Every Friday evening as New Yorkers wrap up another work week, tiny pockets of town are abuzz with last-minute preparations. The city’s Orthodox Jews are getting ready to go dark.
Roughly 500,000 Jewish people around New York prepare for sundown with a flurry of activity: there are light timers to be set, hot plates to turn on, and oh, one more thing: don’t forget to unscrew the light bulb in the refrigerator. Because once the sun begins to set on Friday, nothing can be turned off or on, no work can be done here for a full day, until the first stars appear in the Saturday night sky. That means even something as everyday as flipping a light switch is temporarily off-limits.
This is Shabbos, one full day of rest, and it’s not just for people, it’s for their electronics, too.
But a few Orthodox Jewish homes, tucked away in an inner pocket of Brooklyn, are starting to make their own Friday evening routines surprisingly high-tech. Because their Shabbos is going “smart,” as the Orthodox parishioners install connected homes: pre-programmable smart lights, smart outlets and smart thermostats.
Rabbi Shmary Gurary is leading the charge. Gurary, a short man with a characteristically thick Orthodox beard, lives with his wife and three little girls. Gurary says his family often celebrates their Shabbos with guests who join his family around their long, wooden table for a meal. Having smart tech installed means now there’s just a little less for them to do around the house on Friday afternoons. In the shuffle to prepare meals and light candles, with one click in a smartphone app, he’s got their Shabbos lights queued up and the thermostat set.
On his “Shabbos setting,” the lights above his dinner table go bright for evening meals, while the bathroom stays lit all night long, helping his kids find their way to the toilet at night. And Shabbos lighting isn’t just convenient, it has the power to make the weekly holiday just a little safer, too. Smart wall outlets can automatically turn food warming plates on and off, potentially avoiding deadly fires like the one that killed seven children last year in Brooklyn after a hot plate went ablaze.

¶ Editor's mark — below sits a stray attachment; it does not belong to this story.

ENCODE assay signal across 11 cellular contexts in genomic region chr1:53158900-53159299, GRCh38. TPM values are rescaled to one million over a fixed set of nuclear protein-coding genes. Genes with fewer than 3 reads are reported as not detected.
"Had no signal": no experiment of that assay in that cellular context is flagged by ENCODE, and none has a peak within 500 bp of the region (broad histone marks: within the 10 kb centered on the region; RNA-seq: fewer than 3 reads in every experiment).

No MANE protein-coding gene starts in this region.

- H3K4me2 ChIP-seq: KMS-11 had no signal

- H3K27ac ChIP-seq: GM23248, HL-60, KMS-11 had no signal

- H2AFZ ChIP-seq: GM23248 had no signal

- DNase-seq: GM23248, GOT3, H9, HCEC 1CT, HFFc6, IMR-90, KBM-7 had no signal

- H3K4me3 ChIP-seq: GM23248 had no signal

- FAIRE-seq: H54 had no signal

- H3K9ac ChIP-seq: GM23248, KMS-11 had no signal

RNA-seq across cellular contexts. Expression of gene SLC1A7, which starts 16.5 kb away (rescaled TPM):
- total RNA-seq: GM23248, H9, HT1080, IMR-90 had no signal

For years, smart home technology has been a luxury for the very rich in New York. Mark Hernandez knows a little something about those kinds of niche smart home installations: he’s the founder of New York smart home company Cliqk. And he’s been installing a brand of what he calls “super custom bespoke systems” for 12 years. Cliqk put lasers in the floors at the Beats headphone store in Soho and built a smart sound system that adapts to crowds for French fashion house Zadig & Voltaire.
But after more than a decade of outfitting fancy digs, Hernandez wants his smart systems to go mainstream. He’s confident that if consumers see the tech in action, they’ll love it. But how will he get people to try it out in their own spaces? Hernandez considered a few other niche test markets, including the Lower Manhattan mom group HRP Mamas as well as Airbnb (smart keys, anyone?). But Hernandez thinks the city’s Orthodox Jews may have an even more compelling need for his Smart Shabbos. And as it turns out, they also have what could be the secret low-tech ingredient the smart systems need to really take off: chatter. The good old fashioned word of mouth that’s fostered in a close-knit religious community.
“Everyone knows each other. Everyone talks to each other,” Hernandez says.
As more and more in Gurary’s community see what a smart home looks like, Hernandez’s tech seems to be catching on: in his first 30 days in Brooklyn, he had 30 smart home referrals. If those can translate to installations, it would mean some good business for Cliqk.
“There’s no reason why we shouldn’t use new technology,” Gurary says of the new tech.
He says if you can afford Cliqk, it’s a no-brainer, but, “if I was just renting why would I want to spend $2,000 on this system?”
While the system may be Rabbi-blessed, Gurary knows it could take some time for the system to catch on more broadly with other Orthodox Jews. He describes his branch of Judaism, Chabad, as a sect of people who see themselves as “pillars of light in the world.” With any luck for Hernandez, they’ll soon shine pillars of light on the virtues of the connected home too, for all the non-believers still in the dark.
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